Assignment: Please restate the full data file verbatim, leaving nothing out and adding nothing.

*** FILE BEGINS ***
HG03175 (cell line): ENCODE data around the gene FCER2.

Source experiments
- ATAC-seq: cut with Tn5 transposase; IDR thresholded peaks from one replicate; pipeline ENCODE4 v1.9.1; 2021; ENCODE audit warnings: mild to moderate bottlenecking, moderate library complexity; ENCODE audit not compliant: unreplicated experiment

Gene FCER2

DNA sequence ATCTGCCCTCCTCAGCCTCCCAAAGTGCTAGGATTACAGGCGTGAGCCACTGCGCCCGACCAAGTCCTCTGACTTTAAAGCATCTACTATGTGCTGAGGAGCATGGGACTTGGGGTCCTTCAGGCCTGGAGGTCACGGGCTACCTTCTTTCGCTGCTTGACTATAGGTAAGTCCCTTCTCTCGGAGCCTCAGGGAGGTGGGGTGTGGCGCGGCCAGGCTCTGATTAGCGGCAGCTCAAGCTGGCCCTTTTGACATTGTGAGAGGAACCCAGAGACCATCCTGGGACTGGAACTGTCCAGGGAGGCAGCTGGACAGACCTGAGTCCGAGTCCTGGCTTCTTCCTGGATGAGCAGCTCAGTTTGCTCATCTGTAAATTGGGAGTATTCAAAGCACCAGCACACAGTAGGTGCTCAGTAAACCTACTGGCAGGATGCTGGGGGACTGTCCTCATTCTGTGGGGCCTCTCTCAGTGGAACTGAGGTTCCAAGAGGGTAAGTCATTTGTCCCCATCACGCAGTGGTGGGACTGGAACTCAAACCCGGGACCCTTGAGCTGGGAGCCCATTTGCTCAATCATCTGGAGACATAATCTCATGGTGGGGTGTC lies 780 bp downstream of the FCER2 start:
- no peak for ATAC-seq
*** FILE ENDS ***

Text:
HG03175 (cell line): ENCODE data around the gene FCER2.

Source experiments
- ATAC-seq: cut with Tn5 transposase; IDR thresholded peaks from one replicate; pipeline ENCODE4 v1.9.1; 2021; ENCODE audit warnings: mild to moderate bottlenecking, moderate library complexity; ENCODE audit not compliant: unreplicated experiment

Gene FCER2

DNA sequence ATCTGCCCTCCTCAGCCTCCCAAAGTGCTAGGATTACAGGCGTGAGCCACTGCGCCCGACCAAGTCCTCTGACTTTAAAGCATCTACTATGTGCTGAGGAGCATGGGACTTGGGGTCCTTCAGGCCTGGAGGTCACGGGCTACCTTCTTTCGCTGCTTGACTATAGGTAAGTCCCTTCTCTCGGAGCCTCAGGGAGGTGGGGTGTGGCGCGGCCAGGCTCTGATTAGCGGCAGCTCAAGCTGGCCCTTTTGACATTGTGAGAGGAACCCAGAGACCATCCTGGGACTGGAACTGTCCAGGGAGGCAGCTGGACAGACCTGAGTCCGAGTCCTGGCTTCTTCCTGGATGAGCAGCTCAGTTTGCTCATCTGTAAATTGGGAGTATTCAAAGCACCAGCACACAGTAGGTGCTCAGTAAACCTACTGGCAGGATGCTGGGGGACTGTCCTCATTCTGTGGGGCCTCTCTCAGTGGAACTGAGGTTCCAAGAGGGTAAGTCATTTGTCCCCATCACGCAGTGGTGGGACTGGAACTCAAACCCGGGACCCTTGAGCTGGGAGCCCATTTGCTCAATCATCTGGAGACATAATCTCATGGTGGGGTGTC lies 780 bp downstream of the FCER2 start:
- no peak for ATAC-seq